We couldn’t exterminate all life on Earth if we wanted to. Extremophile microbes can survive, and even thrive, in environments so demanding, just a few decades ago scientists were forced to expand their understanding of the outer limits that life can endure. Salt, heat, cold, acid, radiation: challenges that annihilate reptiles, birds, and mammals are but minor obstacles surmounted in the microbial march of life. This relentless march would continue if we were to sterilize the planet’s surface in a nuclear apocalypse. Much would be lost, of course. But life would continue.
The more subtle apocalypse of ocean acidification is already stressing shelled species and coral reefs in the world’s changing seas. As we pump carbon into the atmosphere, diversity in the oceans diminishes. Microbes will evolve to survive the ocean chemistry we are altering, and many miniscule organisms will profit from the changes. Whether animals such as sea stars and humans can survive the Sixth Extinction is an open question.
Sound stewardship of the world’s oceans is imperative for the survival of our species. Every other breath we take is born of the oceans. The very air that sustains us comes from the sea.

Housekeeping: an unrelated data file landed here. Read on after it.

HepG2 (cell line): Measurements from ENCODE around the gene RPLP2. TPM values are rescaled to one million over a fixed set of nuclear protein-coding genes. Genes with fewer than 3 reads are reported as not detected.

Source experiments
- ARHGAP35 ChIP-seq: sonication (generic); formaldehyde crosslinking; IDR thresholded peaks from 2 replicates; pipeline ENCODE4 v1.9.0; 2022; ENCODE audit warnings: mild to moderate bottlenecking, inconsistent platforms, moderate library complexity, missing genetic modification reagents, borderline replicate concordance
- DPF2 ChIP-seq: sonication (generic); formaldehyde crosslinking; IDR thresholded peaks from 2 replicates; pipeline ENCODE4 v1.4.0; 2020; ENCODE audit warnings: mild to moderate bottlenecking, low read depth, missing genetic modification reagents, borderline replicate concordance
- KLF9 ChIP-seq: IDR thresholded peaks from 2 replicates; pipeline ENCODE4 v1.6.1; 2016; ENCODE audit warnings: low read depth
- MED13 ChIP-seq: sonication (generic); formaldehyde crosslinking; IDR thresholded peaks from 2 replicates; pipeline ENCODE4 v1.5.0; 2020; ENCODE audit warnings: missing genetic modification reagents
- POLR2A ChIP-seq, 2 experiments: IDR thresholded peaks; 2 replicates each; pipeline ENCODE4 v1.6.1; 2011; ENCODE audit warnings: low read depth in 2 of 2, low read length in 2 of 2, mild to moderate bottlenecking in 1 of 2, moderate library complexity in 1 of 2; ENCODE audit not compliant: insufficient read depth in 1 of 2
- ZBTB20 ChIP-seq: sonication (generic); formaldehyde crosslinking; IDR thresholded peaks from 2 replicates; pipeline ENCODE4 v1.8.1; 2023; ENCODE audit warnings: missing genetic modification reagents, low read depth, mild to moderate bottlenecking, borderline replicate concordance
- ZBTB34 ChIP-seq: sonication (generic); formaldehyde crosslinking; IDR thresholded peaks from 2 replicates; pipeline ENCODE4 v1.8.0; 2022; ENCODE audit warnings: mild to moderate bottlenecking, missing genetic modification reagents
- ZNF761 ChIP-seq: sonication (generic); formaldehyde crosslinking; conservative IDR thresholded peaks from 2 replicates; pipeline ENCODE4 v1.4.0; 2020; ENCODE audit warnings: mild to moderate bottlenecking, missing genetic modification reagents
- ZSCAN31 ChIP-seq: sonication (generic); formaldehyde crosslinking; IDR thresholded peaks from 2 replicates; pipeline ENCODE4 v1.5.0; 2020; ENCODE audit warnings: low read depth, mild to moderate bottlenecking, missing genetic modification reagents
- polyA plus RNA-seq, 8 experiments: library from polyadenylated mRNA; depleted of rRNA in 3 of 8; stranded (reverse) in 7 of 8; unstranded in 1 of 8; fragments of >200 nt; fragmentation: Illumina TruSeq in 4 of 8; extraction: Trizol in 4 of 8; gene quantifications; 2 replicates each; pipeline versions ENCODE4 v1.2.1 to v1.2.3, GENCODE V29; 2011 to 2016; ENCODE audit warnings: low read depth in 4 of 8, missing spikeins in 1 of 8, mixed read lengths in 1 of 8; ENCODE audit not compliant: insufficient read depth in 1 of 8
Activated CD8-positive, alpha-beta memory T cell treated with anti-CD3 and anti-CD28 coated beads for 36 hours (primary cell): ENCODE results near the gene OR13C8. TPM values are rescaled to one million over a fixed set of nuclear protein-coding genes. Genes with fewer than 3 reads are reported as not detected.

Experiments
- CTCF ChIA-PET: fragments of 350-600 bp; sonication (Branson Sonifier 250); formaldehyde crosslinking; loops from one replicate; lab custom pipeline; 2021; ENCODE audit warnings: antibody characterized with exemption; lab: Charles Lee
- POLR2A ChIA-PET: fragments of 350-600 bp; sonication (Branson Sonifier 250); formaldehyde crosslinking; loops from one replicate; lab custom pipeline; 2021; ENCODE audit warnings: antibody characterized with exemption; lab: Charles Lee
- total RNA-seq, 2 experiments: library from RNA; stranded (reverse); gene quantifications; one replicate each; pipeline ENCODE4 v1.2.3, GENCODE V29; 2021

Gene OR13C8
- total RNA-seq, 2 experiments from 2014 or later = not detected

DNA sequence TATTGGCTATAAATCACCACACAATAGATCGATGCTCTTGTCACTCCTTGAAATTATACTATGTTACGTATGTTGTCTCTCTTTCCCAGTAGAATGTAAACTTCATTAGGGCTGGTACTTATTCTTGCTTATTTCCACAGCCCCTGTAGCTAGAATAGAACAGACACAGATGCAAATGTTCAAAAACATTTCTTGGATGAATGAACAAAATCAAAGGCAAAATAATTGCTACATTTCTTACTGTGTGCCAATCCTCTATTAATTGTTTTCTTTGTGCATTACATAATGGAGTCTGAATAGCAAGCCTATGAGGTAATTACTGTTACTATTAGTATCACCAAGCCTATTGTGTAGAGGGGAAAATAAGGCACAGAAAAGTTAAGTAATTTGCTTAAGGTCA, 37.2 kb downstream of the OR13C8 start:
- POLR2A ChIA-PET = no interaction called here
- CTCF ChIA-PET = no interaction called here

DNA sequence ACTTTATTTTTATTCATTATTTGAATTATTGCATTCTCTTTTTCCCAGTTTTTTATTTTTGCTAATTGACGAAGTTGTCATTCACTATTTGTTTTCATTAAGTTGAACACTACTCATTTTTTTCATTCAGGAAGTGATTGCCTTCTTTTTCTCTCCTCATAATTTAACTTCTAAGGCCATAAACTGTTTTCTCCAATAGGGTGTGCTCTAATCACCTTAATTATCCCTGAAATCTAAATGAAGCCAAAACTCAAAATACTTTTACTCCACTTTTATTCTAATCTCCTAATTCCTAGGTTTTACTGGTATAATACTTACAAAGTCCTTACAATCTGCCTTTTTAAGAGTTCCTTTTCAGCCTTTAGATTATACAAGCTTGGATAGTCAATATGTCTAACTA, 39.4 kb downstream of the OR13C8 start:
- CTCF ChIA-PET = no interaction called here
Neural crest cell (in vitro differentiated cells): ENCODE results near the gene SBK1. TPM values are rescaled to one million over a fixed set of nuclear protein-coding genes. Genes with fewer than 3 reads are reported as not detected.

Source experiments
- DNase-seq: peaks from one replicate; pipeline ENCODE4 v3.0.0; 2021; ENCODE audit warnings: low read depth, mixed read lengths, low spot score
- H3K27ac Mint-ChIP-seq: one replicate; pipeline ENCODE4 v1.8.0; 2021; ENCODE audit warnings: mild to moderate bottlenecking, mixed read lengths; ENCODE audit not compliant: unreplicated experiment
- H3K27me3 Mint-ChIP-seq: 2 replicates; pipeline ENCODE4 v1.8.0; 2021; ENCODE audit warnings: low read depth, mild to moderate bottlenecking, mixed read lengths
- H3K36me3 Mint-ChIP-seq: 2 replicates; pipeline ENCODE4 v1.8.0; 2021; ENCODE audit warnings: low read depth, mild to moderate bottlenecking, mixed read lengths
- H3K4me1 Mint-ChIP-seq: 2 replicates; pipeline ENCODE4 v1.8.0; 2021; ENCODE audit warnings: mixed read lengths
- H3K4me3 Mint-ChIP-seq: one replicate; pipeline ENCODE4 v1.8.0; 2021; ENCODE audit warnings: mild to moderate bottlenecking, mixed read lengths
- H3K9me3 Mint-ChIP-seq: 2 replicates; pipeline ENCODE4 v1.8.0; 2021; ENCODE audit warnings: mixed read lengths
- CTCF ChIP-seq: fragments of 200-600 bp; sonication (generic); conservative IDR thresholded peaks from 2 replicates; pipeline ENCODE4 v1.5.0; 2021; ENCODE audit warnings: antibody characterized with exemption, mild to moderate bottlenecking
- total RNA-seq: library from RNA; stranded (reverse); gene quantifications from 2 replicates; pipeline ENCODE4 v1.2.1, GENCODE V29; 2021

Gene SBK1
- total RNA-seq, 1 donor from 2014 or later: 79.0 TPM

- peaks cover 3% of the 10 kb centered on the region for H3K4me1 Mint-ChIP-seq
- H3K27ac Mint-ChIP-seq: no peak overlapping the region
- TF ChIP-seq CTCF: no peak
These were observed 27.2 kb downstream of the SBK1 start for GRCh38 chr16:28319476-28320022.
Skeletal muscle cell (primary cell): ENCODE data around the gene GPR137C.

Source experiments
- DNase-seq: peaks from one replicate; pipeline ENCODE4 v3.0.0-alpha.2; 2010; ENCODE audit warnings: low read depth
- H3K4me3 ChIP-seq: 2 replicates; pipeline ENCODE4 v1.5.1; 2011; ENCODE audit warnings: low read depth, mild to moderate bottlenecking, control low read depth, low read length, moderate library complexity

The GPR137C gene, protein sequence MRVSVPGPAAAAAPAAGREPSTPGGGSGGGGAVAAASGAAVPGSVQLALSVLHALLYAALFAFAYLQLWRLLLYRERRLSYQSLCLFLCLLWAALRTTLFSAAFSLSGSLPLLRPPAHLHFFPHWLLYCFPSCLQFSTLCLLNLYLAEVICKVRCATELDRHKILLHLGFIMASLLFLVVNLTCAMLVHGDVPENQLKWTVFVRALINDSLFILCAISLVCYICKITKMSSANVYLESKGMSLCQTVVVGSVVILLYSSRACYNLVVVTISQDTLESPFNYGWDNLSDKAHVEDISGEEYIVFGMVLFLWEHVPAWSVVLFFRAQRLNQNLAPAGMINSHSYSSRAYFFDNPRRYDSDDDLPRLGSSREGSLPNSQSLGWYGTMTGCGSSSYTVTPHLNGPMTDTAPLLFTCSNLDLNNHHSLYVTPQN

Near the dawn of the world, after Earth coalesced from bits of cosmic debris, skies rained molten rock into seas of hellish fire. Icy comets bombarded the cooling planet, and water brimmed across a bluing sphere. Microscopic beings swarmed in primordial seas. Early forms of life thrived as methane skies smothered the planet. Oxygen was all but absent from the atmosphere. This early world was, from the point of view of our species, poisoned with unbreathable toxins.
When life took an evolutionary turn, some organisms developed photosynthesis, freeing oxygen from its bondage to carbon. These liberated oxygen molecules made possible the evolution of complex life on Earth.
Oxygen fueled a staggeringly efficient form of respiration. But the newly oxygenated atmosphere was a catastrophe for microbes powered by methane—they perished in uncountable numbers. Some methane-fueled species survived this mass extinction by retreating to spaces safe from oxygen: the muck of ocean floors, the deep recesses of our digestive system.
The phytoplankton species that now thrive in the world’s seas provide half the oxygen we breathe. If we kill the oceans, not only will we go hungry. We’ll also be holding our breath.
Diatoms, a form of phytoplankton, have filled the world’s oceans through countless eons. These tiny organisms use silica in seawater to fashion glass cases of exquisite beauty. When a microscope brings into focus the intricate etchings of a diatom’s glass case, our eyes widen at nature’s design. When we understand the crucial role phytoplankton played in our own evolution, and the vital role it plays in sustaining our species, we look at the ocean through a new lens.
Becoming conscious of our connections to the ocean is a first step toward sound stewardship of the marine systems that support us.
Soul of an Octopus by Sy Montgomery
Seashore Life of the Northern Pacific Coast by Eugene Kozloff
Whelks to Whales by Rick Harbo
Plankton by Christian Sardet
Oregon Ocean Stewardship